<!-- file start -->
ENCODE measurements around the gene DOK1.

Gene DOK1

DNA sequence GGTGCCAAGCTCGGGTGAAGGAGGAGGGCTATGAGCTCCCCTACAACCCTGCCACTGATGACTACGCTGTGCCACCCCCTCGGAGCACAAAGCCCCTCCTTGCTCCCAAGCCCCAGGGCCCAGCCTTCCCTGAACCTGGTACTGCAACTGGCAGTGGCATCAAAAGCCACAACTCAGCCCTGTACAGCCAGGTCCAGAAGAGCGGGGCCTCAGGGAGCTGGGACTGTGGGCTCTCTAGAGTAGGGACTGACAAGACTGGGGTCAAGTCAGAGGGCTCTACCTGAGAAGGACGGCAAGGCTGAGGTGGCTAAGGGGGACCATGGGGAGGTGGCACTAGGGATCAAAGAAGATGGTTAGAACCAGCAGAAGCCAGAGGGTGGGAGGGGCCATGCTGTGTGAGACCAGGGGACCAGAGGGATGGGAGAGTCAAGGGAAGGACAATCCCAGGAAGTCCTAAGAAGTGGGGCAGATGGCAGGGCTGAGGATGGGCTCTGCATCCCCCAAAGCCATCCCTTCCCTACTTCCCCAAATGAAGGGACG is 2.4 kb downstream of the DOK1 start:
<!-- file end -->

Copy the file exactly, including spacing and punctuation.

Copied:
ENCODE measurements around the gene DOK1.

Gene DOK1

DNA sequence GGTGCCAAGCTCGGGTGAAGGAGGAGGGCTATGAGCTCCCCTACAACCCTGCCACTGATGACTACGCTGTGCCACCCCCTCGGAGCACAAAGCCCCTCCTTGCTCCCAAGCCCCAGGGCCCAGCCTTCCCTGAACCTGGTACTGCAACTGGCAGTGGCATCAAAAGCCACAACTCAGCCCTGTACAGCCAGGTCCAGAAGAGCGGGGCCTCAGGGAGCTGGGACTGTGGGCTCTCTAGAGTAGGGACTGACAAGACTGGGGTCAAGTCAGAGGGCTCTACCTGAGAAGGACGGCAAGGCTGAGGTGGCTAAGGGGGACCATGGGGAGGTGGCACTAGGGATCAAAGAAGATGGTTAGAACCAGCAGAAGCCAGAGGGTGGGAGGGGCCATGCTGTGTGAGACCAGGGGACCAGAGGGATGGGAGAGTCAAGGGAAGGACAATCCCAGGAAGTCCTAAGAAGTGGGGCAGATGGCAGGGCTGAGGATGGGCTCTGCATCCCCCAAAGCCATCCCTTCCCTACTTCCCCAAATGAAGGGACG is 2.4 kb downstream of the DOK1 start: